I visited Montréal for the first time late in the winter this year, and absolutely had to make a pilgrimage to Moshe Safdie’s Habitat 67, a brutalist, modular series of residential concrete cubes that—whether you love it or hate it—dazzles the eye and mind with its geometric gymnastics:
Though spring was close at hand, the city had been hit by a blizzard a couple of days before, and Montréal’s snow removal army was just mobilizing. The site was covered with snow and ice, but the sun was out, so it was really only miserable if you spent too much time in the shade. I’ve since seen pictures of H67 in summer, and it definitely looks more human and welcoming with sprouting greenery and flowing fountains. (Still, I was glad I went in the winter.)
It didn’t even cross my mind that Expo 67 was 50 years ago (and also Canada’s centennial). I was more interested in checking out the condition of the pre-cast concrete, which—though I assume it has had regular maintenance—appears to be in surprisingly good shape.
There’s not much point going into the details of how the project came about or what it means; it’s all been said. What’s more, given the 50th anniversary, there’s a plethora of articles being floated around right now that all will do the job quite nicely:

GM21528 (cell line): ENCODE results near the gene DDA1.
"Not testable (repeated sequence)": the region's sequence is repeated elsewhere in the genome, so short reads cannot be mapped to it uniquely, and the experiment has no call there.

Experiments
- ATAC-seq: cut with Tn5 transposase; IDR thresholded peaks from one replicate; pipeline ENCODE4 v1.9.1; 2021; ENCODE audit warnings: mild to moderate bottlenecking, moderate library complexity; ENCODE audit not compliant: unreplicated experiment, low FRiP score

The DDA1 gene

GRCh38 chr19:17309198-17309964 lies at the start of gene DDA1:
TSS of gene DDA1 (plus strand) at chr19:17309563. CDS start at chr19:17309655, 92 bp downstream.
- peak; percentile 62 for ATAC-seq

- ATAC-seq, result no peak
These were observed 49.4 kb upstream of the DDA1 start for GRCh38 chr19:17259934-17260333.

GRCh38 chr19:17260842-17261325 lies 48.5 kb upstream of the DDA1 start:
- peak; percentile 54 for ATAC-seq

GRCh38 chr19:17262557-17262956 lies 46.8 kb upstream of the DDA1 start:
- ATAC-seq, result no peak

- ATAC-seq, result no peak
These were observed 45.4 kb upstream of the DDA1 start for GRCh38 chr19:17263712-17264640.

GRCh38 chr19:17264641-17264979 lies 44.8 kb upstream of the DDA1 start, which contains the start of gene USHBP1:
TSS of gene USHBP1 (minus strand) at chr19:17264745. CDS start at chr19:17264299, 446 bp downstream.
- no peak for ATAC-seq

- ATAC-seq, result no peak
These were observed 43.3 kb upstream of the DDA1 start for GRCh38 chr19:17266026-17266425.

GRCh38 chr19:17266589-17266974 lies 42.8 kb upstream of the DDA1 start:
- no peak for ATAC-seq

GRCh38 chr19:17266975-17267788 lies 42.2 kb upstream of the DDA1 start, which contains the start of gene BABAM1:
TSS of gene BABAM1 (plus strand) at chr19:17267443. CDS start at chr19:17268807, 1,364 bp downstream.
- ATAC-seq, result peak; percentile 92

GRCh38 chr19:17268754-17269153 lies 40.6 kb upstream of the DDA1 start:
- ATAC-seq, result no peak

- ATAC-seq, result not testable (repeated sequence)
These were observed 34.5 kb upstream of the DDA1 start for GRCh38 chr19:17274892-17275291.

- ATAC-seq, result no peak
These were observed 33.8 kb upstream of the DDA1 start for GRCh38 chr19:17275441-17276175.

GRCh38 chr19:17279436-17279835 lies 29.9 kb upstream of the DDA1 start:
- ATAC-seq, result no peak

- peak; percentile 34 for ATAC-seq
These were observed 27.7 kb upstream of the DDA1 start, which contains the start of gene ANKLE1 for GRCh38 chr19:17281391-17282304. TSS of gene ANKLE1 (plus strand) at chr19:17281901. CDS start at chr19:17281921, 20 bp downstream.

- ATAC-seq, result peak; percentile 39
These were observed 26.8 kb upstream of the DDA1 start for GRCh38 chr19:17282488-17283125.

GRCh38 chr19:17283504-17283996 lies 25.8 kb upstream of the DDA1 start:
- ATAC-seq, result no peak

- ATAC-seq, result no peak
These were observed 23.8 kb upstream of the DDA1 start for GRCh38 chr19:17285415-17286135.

First off, there’s a great transcript of Safdie’s recent keynote address at the Centre de design de l’Université du Québec à Montréal (a place which, if you live in or near Montréal, also features a great-looking free exhibit on H67, on until August 13), in which the architect relates not only his personal story of Habitat 67, but also his insights on the future of urban housing and driverless cars.
There’s a good piece here that goes into some of the more wonkish technical details behind the design and construction, and a thorough one from The Guardian that touches on some of the more negative aspects of the project, including leaky concrete (I knew it!), and ventilation and mold issues. (If you want more Two Minutes Hate time, here’s one from the Walrus from back in 2008.)
[The Guardian piece also mentions to links to/influence of the Japanese Metabolism movement, leading to the incredible Dutch website Failed Architecture. Check out their stories on the H67-related Nakagin Capsule Tower if crumbling utopian dreams are your bag.]
Still, Habitat 67 seems to follows me around. Just a couple of weeks ago, back in Lotusland, this tweet made me very happy:
And as a bonus, for all you closet philatelists, this year Canada Post issued a Habitat 67 stamp:
Finally, I can’t believe I didn’t know there was a Leonard Cohen video shot at Habitat 67: